From the early nineteenth century to the 1930s there was a continuing shift towards legally recognised marriage as the institution within which ‘normal’ parenthood was overwhelmingly located. Although ‘living tally’, or cohabitation, did not disappear it became largely confined to the poorest or remotest communities (Gillis, 1985). One result of this trend was that illegitimate children were increasingly stigmatised. As charity and the Poor Law became bureaucratised in more anonymous and mobile urban communities, it was obligatory to show a marriage certificate to apply for poor relief and during wartime, to claim military allowances. Both charitable and state support for the poor was becoming tightly mapped onto the model of a family consisting of a breadwinner husband and his dependent wife and children, suggesting that social policies were increasingly becoming linked to the promotion and regulation of certain kinds of sexual practices and relationships. However, such formations were not simply imposed on working-class communities; they also reflected the growing importance of respectability in working-class identities. Respectability came to sum up a cluster of behaviours that included the curtailment of public excess, especially drunkenness, saving resources for future contingencies, cleanliness as a mark of control over dirt and contamination, avoidance of public displays of sexuality, and disapproval of sexual relationships outside marriage.
At the beginning of the 1860s, husbands were invested with considerable authority and control over their wives, who in turn were expected to defer and to submit to the demands of their husbands (Shanley, 1989). A husband's authority over his wife was reinforced through marriage vows of obedience and by constant advice from clergy, doctors and popular literature directed at women. Under the common law doctrine of coverture dating back to medieval times, a husband controlled all property and legal contracts of the marriage. This included property a wife earned or brought with her, although various legal devices had been developed to protect the property of wealthy wives from the actions of irresponsible husbands. Husbands also had ‘conjugal rights’; that is they could demand sexual access to their wives who could not legally refuse them. As we saw in Extract 1 by Mrs SE, wives were very clear that their duties included the sexual servicing of their husbands, whatever their own wishes may have been. Thus, there was no recognition of rape within marriage, despite widespread feminist demands for change at the time and in the late twentieth century, when the law was finally changed.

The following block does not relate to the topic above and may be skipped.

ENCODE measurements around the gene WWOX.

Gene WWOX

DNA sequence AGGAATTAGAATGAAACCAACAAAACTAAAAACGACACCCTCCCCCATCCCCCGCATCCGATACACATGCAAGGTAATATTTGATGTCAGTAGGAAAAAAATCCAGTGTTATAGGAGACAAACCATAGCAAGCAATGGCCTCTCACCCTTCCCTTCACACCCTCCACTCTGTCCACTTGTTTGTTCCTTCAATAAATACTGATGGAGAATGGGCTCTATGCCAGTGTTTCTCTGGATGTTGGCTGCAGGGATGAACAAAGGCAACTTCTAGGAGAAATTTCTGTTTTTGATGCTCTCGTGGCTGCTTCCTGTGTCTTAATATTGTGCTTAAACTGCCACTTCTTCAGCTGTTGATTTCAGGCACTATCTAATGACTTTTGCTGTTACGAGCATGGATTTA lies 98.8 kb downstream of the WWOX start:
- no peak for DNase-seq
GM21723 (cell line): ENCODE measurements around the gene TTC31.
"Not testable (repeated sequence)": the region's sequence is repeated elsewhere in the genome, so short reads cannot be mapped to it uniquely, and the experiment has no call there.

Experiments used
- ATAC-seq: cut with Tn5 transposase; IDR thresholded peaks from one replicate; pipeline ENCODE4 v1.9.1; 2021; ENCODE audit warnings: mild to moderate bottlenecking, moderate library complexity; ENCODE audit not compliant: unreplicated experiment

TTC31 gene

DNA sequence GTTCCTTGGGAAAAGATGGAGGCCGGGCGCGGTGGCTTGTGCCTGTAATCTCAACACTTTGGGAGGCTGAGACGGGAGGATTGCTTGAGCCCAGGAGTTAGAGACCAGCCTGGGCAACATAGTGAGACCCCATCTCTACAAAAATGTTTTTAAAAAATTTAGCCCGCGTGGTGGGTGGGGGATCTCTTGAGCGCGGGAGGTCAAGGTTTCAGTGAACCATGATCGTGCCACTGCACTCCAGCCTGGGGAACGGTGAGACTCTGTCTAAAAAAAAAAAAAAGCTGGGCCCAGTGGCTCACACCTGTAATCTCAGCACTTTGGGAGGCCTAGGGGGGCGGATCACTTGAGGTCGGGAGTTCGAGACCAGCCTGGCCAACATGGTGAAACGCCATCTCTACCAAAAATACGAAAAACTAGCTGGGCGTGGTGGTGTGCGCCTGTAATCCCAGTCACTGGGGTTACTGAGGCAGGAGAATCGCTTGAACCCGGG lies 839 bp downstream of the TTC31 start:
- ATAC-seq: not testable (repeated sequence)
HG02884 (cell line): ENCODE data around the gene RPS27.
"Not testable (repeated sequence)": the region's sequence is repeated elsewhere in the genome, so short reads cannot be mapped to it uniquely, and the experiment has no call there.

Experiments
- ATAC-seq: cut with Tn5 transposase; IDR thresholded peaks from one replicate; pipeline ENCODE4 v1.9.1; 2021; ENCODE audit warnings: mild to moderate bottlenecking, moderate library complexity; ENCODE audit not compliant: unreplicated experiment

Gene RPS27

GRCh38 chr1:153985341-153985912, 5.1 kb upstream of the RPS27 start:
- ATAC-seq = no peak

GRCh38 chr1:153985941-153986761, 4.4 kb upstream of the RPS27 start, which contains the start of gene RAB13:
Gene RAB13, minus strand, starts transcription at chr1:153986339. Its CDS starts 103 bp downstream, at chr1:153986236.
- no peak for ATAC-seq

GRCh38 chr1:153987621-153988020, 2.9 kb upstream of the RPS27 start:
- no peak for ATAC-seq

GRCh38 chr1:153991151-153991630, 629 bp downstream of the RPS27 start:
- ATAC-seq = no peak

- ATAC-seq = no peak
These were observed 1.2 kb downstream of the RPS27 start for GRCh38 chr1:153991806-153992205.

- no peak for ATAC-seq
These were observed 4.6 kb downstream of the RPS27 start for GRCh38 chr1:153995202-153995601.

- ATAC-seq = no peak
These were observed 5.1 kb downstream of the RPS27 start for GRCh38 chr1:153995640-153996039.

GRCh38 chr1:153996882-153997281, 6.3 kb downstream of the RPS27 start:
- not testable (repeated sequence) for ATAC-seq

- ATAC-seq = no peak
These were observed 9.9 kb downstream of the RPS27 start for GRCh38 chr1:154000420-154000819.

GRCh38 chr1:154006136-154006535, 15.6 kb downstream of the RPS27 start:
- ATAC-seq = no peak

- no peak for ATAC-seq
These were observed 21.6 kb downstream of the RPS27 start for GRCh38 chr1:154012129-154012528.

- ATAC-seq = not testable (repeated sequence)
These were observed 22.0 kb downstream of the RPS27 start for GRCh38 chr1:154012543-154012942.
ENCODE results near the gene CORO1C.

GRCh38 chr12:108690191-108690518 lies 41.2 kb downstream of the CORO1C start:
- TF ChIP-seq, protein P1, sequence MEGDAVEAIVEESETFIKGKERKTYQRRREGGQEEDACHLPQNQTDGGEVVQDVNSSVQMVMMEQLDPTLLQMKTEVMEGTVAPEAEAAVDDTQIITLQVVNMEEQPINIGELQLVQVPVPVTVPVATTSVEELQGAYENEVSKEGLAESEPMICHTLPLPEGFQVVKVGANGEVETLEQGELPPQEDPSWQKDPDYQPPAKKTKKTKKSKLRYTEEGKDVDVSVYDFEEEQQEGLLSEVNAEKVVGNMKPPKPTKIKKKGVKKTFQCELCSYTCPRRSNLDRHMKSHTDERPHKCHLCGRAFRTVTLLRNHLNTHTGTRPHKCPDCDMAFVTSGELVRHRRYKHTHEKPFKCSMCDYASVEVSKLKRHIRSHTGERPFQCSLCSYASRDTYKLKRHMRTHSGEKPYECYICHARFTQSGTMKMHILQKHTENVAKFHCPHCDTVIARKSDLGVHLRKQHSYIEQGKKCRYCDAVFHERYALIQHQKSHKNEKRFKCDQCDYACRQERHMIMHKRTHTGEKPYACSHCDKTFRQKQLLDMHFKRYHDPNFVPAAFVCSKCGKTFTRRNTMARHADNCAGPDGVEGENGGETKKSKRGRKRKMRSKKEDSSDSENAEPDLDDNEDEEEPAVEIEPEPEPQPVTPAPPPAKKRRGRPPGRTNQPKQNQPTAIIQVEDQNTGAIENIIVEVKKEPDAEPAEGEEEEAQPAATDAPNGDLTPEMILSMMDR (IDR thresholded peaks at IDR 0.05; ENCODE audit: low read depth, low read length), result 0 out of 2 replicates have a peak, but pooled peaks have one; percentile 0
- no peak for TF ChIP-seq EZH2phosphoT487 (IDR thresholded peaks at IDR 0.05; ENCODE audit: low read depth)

However, there is a great deal of evidence that wives contested their subordination at both personal and political levels. For example, histories of the ‘first wave’ feminist movement of the late 1800s show how critiques of the inequalities within marriage led to key reforms such as the Married Women's Property Acts of 1872 and 1882, which allowed wives to retain their own earnings and property as if they were single (Holcombe, 1983). Such reforms were of most benefit to middle-class and wealthy women, enabling some to lead more independent lives. For working-class wives, the problem of unequal family resources was much more about how to pay the rent and put food on the table. Many wives managed at least some of their husband's and children's earnings but disputes were endemic, with wives resorting to a range of tactics to maximise household resources. This music hall song performed by James Fawn in the late 1880s sums up some of these sexual, marital and material exchanges:
By who up the stairs are we carefully led
And when we're asleep and our senses have fled
Runs through our pockets, when we are in bed?
Woman, lovely woman
These lyrics point to the subversion of husbands' authority by wives who lead them on sexually and then take advantage of their weakest moments to steal their wages. Wives on the other hand often felt that husbands did not contribute enough towards the care of their children, and therefore that such means of redressing the balance were fully justified.